GitLab acquired Peach Tech, the industry leader in protocol and API fuzz testing, last year.
We were thrilled to release API fuzz testing as part of our 13.4 release. Since then we’ve made tons of improvements, such as adding Postman support and supporting runtime value overrides, and we’ve received great feedback. We’ve also heard the questions about the Peach protocol fuzz testing capabilities and what is going to happen to them.
Today, we are incredibly excited to announce that we are releasing the core protocol fuzz testing engine of Peach as GitLab Protocol Fuzzer Community Edition, and it’s open source! This edition has many capabilities previously only available with a commercial Peach license. It contains the engine to run and orchestrate fuzz tests as well as the pieces needed to define your own protocols.
This is a major gain for the open source community
Previously, the only way to get access to many of these tools was to pay for the commercial version of Peach Fuzzer, or to use an older, unmaintained version of Peach Fuzzer Community that lacked many of the features and bug fixes available in the commercial version. By open sourcing much of what was previously available only with a paid license, we are thrilled to enable more security researchers, students, and developers to experiment with and use protocol fuzz testing to find vulnerabilities and bugs that other tools will not. This also enables everyone to contribute and help advance the state of the art even further!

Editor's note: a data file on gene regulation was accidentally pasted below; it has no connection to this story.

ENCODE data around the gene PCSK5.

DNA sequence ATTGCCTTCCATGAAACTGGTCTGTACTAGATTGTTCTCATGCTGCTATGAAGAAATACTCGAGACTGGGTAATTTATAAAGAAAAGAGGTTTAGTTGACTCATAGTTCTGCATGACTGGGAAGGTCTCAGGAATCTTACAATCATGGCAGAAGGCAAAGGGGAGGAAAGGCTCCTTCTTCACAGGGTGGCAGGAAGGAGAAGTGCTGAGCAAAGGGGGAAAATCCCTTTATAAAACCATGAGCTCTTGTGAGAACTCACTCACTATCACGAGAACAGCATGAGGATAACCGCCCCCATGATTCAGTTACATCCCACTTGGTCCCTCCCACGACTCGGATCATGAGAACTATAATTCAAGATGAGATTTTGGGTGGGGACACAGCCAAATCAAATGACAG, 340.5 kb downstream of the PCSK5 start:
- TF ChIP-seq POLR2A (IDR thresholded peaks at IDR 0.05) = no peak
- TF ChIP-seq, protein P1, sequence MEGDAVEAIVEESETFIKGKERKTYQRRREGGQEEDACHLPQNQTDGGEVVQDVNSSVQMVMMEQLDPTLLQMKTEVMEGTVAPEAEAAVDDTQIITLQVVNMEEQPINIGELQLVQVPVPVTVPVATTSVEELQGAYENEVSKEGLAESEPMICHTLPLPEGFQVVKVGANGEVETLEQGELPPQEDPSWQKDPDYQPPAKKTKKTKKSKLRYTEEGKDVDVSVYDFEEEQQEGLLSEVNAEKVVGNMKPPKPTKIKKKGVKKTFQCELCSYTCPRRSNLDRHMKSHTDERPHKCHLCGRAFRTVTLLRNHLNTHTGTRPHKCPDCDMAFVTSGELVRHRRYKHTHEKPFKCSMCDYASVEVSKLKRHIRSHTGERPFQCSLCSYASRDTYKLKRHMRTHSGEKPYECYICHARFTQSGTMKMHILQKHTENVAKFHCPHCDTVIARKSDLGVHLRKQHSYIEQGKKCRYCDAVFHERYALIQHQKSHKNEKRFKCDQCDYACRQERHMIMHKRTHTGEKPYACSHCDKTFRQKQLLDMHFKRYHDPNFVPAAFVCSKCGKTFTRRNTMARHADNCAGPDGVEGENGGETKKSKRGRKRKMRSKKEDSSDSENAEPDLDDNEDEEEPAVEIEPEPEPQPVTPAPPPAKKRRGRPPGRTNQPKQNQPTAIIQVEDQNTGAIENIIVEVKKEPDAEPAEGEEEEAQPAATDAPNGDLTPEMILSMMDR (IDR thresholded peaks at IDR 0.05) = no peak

Future plans for fuzz testing
We plan to add additional capabilities to the Community Edition in the future and integrate it into GitLab the product. You can read more details about our future plans on our fuzz testing direction page. We will keep our stewardship policy in mind as we determine which tiers of GitLab that specific features are added to. Some of the capabilities you can look forward to are industry-specific features, tighter integration with the CI process and vulnerability management, as well as pre-built support for many common network protocols.
One of our values at GitLab is iteration and we wanted to share the Community Edition as soon as we could so everyone can contribute sooner! We would love for you to check it out and provide feedback and your own contributions.